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040219-City-Council-H-2A

Santa Maria City Councilman Mike Cordero, facing at right, asks interim City Attorney Phil Sinco, right, and City Manager Jason Stilwell a question about an emergency H-2A farmworker housing ordinance during a meeting April 2.

Two options for a permanent ordinance that would govern how H-2A farmworkers are housed in Santa Maria's residential zones will be considered Tuesday by the City Council. 

The meeting comes a little more than a year after the Santa Maria City Council passed an urgency ordinance temporarily banning the housing of more than six H-2A workers in low- and medium-density dwellings during its March 20, 2018, meeting.

After members from the agricultural community that relied on the program spoke out, the council allowed the 45-day-long temporary ban to expire.

The federal H-2A program allows employers to bring temporary, nonimmigrant workers to the United States to work seasonal agricultural jobs. Under the program, employers must provide housing at no cost to workers.

While some community members have expressed concern that H-2A housing will change the character of their neighborhoods and displace Santa Maria families, many large farming operations in the region say they rely on H-2A workers to fill a labor need that otherwise wouldn’t be met.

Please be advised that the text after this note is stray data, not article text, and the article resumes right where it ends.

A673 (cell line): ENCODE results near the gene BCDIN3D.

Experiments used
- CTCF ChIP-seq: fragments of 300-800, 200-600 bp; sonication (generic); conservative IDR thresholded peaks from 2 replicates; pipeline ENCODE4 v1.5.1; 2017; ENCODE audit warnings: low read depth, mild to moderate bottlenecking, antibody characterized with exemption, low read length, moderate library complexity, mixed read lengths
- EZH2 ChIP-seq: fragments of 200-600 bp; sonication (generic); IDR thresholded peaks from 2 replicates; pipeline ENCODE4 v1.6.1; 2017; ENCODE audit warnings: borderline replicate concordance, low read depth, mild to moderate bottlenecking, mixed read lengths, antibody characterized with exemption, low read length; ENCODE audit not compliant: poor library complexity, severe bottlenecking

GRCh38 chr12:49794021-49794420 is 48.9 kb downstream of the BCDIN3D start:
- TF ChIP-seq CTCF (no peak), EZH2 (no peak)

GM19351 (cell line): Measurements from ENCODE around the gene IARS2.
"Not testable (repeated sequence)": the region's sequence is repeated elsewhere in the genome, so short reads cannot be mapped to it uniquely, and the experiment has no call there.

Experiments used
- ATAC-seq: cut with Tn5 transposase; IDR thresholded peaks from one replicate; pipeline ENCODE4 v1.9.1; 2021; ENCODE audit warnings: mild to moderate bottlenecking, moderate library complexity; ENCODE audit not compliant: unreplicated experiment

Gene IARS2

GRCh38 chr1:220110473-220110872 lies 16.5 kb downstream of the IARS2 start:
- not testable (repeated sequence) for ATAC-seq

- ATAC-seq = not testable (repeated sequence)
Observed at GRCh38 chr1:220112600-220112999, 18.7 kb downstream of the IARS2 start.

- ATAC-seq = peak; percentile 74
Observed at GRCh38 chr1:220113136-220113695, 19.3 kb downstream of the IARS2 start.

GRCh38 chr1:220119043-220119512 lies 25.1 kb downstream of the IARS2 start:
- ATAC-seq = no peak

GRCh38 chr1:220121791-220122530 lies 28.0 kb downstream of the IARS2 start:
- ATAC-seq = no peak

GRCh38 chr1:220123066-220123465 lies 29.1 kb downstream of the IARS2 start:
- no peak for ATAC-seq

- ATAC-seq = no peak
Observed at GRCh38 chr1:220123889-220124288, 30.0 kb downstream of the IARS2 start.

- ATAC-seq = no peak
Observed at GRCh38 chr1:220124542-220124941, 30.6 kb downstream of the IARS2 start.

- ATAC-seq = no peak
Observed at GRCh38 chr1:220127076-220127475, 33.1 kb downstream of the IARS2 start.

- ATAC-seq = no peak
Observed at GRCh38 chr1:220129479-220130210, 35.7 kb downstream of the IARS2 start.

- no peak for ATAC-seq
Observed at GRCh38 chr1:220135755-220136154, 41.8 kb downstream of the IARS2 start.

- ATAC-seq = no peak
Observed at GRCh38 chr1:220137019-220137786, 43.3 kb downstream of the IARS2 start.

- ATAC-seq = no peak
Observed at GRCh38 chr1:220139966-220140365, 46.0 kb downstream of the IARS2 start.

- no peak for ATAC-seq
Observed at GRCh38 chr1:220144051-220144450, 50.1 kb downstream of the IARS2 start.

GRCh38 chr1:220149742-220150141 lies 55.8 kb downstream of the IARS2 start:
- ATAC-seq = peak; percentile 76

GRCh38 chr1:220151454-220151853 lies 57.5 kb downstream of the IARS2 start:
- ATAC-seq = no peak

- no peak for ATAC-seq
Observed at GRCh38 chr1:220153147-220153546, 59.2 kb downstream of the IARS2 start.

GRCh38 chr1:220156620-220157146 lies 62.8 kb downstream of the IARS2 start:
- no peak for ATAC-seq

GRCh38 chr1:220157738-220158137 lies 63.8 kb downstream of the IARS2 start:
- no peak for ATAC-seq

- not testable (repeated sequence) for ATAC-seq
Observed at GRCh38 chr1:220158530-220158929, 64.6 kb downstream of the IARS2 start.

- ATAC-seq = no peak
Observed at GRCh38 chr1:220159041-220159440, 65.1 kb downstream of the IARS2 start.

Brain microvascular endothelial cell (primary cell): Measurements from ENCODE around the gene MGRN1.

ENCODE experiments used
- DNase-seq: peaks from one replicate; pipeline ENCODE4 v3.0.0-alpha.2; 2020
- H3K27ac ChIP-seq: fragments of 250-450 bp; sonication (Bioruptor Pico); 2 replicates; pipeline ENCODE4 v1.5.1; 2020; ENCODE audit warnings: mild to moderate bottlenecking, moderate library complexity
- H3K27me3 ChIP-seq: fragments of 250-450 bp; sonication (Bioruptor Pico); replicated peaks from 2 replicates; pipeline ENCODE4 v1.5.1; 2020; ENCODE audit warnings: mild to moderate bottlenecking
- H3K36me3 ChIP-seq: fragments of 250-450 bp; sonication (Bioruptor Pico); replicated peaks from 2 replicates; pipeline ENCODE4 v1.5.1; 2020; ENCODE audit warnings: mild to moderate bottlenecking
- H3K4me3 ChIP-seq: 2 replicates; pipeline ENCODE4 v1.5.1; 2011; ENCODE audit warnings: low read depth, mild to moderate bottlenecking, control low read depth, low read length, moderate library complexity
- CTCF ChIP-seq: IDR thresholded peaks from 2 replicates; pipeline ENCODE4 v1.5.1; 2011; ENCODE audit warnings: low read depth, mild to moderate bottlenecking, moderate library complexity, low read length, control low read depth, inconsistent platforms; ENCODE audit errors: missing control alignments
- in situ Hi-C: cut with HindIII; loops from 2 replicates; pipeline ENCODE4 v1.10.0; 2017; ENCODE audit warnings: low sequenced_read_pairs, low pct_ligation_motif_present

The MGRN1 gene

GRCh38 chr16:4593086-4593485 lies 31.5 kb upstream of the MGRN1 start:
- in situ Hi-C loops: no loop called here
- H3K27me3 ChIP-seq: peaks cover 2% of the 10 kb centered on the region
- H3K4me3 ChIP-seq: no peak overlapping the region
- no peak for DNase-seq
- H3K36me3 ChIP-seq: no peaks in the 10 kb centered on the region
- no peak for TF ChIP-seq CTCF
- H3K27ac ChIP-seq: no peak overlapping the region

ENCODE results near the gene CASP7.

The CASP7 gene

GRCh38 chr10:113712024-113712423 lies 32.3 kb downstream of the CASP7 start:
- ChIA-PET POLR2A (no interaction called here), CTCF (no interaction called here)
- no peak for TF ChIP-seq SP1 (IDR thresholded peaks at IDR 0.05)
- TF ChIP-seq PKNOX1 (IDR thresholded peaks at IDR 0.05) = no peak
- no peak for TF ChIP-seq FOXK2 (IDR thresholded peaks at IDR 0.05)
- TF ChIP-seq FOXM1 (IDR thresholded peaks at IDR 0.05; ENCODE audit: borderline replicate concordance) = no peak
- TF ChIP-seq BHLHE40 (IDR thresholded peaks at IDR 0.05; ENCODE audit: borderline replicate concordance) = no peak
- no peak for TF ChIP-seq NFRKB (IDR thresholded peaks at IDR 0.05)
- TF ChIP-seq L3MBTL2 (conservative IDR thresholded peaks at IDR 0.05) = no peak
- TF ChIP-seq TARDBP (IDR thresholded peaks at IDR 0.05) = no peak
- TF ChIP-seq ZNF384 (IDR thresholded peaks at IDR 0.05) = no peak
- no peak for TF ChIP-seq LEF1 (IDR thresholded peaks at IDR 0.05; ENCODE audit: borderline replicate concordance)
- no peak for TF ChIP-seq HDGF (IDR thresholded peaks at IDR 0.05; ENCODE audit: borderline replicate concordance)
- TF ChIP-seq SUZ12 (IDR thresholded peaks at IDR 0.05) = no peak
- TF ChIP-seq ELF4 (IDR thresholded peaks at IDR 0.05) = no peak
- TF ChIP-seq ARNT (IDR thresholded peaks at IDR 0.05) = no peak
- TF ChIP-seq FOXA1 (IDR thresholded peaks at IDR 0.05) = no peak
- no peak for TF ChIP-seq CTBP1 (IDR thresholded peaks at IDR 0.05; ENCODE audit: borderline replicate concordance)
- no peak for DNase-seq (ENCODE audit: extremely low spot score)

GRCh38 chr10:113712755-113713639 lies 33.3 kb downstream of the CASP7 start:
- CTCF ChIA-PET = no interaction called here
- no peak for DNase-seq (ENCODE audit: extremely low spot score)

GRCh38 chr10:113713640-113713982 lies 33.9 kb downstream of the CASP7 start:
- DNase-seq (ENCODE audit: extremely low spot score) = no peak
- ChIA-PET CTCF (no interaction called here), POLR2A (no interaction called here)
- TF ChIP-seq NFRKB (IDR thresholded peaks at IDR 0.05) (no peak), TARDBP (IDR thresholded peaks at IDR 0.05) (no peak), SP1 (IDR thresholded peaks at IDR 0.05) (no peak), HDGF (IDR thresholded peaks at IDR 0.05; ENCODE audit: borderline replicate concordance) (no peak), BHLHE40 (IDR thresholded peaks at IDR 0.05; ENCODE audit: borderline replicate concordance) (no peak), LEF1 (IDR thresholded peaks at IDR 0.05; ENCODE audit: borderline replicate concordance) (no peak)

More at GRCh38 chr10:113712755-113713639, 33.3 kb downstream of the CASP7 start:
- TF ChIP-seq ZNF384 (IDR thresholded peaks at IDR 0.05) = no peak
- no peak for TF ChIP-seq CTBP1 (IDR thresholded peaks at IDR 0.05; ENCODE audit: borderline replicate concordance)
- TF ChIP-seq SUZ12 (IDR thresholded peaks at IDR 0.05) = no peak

The first proposed option that the City Council will consider is a more restrictive version that was recommended by the Planning Commission in a 3-2 vote earlier this year. Commissioner Maribel Hernandez and then-Commissioner Kelly White O’Neill voted "no."

That option would require a conditional use permit for the housing of seven or more workers in low- or medium-density residential buildings. The permits would be granted through a new zoning administrator hearing process. Low-density zones would only be allowed permits for more than six workers for 18 months.

When an application for a conditional use permit is made, a letter notifying all neighbors within 300 feet of the property would be sent out. In a situation where no neighbors object, the permit would be approved as a consent item.

If any neighbor has concerns, a public hearing would be held and the zoning administrator would rule on whether granting the permit would result in negative impacts. The decision could afterward be appealed to the Planning Commission.

Community Development Director Chuen Ng or someone he designates would serve as the zoning administrator.

The second proposed option would allow seven to 10 workers in a low- or medium-density home with a simpler administrative permit. A conditional use permit under the zoning administrator process would still be required to house 11 or more workers in R-1 or R-2 properties.

Tuesday's City Council meeting will be held at 5:30 p.m. at City Hall, 110 E. Cook St.

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Razi Syed covers Santa Maria City Government for Lee Central Coast Newspapers.  Follow him on Twitter @razisyed

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